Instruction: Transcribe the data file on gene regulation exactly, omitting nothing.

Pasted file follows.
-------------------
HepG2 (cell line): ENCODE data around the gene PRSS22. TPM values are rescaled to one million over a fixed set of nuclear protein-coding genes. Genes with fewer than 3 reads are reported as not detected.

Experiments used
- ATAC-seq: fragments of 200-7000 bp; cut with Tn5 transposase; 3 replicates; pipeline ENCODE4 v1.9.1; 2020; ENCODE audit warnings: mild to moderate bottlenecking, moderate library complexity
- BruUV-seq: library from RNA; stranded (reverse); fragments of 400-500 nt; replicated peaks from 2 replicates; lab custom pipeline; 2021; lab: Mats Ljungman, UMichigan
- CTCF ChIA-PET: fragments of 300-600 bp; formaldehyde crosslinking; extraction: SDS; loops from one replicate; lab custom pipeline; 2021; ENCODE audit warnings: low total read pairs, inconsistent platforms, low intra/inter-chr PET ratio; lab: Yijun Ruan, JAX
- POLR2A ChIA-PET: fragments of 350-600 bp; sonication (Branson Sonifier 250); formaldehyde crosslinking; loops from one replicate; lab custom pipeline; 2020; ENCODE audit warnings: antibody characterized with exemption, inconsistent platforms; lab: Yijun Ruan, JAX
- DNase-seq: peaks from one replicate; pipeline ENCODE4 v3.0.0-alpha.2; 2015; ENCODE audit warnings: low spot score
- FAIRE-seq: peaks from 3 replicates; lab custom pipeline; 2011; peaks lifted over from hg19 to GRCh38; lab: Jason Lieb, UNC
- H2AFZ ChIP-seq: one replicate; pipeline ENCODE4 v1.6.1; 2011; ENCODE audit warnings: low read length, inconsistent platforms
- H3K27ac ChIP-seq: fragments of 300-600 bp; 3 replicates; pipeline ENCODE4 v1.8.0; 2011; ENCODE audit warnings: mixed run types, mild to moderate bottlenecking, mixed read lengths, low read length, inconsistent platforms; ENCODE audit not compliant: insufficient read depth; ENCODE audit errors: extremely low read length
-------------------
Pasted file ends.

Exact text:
HepG2 (cell line): ENCODE data around the gene PRSS22. TPM values are rescaled to one million over a fixed set of nuclear protein-coding genes. Genes with fewer than 3 reads are reported as not detected.

Experiments used
- ATAC-seq: fragments of 200-7000 bp; cut with Tn5 transposase; 3 replicates; pipeline ENCODE4 v1.9.1; 2020; ENCODE audit warnings: mild to moderate bottlenecking, moderate library complexity
- BruUV-seq: library from RNA; stranded (reverse); fragments of 400-500 nt; replicated peaks from 2 replicates; lab custom pipeline; 2021; lab: Mats Ljungman, UMichigan
- CTCF ChIA-PET: fragments of 300-600 bp; formaldehyde crosslinking; extraction: SDS; loops from one replicate; lab custom pipeline; 2021; ENCODE audit warnings: low total read pairs, inconsistent platforms, low intra/inter-chr PET ratio; lab: Yijun Ruan, JAX
- POLR2A ChIA-PET: fragments of 350-600 bp; sonication (Branson Sonifier 250); formaldehyde crosslinking; loops from one replicate; lab custom pipeline; 2020; ENCODE audit warnings: antibody characterized with exemption, inconsistent platforms; lab: Yijun Ruan, JAX
- DNase-seq: peaks from one replicate; pipeline ENCODE4 v3.0.0-alpha.2; 2015; ENCODE audit warnings: low spot score
- FAIRE-seq: peaks from 3 replicates; lab custom pipeline; 2011; peaks lifted over from hg19 to GRCh38; lab: Jason Lieb, UNC
- H2AFZ ChIP-seq: one replicate; pipeline ENCODE4 v1.6.1; 2011; ENCODE audit warnings: low read length, inconsistent platforms
- H3K27ac ChIP-seq: fragments of 300-600 bp; 3 replicates; pipeline ENCODE4 v1.8.0; 2011; ENCODE audit warnings: mixed run types, mild to moderate bottlenecking, mixed read lengths, low read length, inconsistent platforms; ENCODE audit not compliant: insufficient read depth; ENCODE audit errors: extremely low read length